Essay Topic Breakdown
Essay Topic from the 2018 VCAA Exam:
“To save all hurt, why not leave things as they are?”
Why does Sarah not “leave things as they are?”
This prompt does not ask you to discuss a specific theme or character - instead it guides you toward providing an analysis on Sarah Polley’s purpose for creating Stories We Tell. While authorial intent should always be included in any text response essay, it is essential that the purpose is central in response to this type of prompt - essentially, providing points of discussion as to why Sarah is unable to “leave things as they are.”
1. Unable to leave things as they are - wanted to question the concept of traditional family structures, by contrasting the influence of biological connections and emotional relationships on her development.
I discussed the effect of both Harry and Michael on Sarah’s development - concluding that while both of them had a significant role to play in her becoming the woman she is today, Michael’s influence was significantly stronger. Polley implies this by giving him a greater voice in the documentary through his role as the narrator.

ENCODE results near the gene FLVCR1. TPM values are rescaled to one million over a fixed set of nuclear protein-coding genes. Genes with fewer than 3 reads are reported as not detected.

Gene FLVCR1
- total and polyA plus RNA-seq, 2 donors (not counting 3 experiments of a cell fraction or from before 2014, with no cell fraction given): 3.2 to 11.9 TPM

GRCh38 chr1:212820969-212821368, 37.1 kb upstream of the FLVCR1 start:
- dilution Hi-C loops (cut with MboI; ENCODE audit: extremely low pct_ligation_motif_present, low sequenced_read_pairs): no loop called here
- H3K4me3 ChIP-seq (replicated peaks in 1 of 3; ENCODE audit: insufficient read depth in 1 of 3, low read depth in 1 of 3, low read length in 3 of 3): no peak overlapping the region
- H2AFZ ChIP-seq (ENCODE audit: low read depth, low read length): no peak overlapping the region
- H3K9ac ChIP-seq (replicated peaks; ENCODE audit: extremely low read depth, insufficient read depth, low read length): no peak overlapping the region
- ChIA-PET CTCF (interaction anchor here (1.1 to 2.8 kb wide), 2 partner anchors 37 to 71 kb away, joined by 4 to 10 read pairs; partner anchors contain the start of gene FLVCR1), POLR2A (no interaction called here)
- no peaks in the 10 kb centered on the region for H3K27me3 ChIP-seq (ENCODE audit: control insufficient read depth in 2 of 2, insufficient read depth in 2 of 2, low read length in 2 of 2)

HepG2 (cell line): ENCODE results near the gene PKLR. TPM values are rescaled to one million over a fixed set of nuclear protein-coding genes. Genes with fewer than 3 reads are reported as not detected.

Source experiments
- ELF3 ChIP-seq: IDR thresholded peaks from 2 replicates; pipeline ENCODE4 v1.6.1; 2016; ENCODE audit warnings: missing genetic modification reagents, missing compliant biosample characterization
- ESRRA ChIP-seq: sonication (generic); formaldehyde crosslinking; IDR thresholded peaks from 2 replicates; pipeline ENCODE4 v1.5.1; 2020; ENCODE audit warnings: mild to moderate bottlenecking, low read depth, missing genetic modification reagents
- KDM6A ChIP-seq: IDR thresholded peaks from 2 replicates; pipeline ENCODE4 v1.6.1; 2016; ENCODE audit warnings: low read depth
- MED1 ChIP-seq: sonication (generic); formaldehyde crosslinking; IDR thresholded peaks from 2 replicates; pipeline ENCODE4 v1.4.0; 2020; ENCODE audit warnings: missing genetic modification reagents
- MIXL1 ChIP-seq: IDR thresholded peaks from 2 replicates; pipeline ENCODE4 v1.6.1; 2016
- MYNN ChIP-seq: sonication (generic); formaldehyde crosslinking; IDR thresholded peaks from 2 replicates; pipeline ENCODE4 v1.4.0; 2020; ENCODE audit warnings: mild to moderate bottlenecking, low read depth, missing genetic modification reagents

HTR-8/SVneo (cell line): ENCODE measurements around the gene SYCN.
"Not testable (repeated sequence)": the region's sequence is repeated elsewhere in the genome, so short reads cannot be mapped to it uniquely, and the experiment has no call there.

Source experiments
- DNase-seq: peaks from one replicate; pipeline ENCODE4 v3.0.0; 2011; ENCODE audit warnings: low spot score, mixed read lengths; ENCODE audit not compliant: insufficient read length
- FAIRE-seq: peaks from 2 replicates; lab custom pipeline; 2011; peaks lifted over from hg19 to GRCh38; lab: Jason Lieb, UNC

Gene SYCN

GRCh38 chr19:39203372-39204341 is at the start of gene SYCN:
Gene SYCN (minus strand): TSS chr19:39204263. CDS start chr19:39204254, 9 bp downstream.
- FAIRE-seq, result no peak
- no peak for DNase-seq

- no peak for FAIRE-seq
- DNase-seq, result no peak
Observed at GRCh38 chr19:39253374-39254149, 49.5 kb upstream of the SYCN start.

2. Unable to leave things as they are - wanted to comment on the ephemeral nature of the truth in our lives.
Central to this paragraph is Polley’s use of recreated Super-8 footage. Using three prime examples (the opening scene with Diane and Michael crossing the bridge, Polley directing the actress that ‘plays the role’ of Diane in recreated footage, and the staging of Diane’s funeral) I aim to display Polley’s postmodern perspective on the truth and how this is conveyed through her deliberate creation of Stories We Tell.
3. Unable to leave things as they are - Emphasise the importance of storytelling in our lives to gain some understanding of the past.
Due to her depiction of the truth as a “mystery of nothingness”, Polley highlights the role that stories play in our lives. Within Stories We Tell, Polley attempts to understand herself by recreating Diane’s story on screen - allowing her to create “shape out of mess” and form a clearer picture of how she became who she is. Moreover, Polley also reveals how stories enable individuals to maneuver through the “wreckage” of the truth and “recreate the past.”